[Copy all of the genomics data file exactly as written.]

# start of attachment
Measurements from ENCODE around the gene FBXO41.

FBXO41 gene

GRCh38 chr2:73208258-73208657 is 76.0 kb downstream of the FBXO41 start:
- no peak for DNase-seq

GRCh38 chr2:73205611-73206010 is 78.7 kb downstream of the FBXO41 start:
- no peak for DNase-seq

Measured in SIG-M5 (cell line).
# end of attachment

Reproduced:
Measurements from ENCODE around the gene FBXO41.

FBXO41 gene

GRCh38 chr2:73208258-73208657 is 76.0 kb downstream of the FBXO41 start:
- no peak for DNase-seq

GRCh38 chr2:73205611-73206010 is 78.7 kb downstream of the FBXO41 start:
- no peak for DNase-seq

Measured in SIG-M5 (cell line).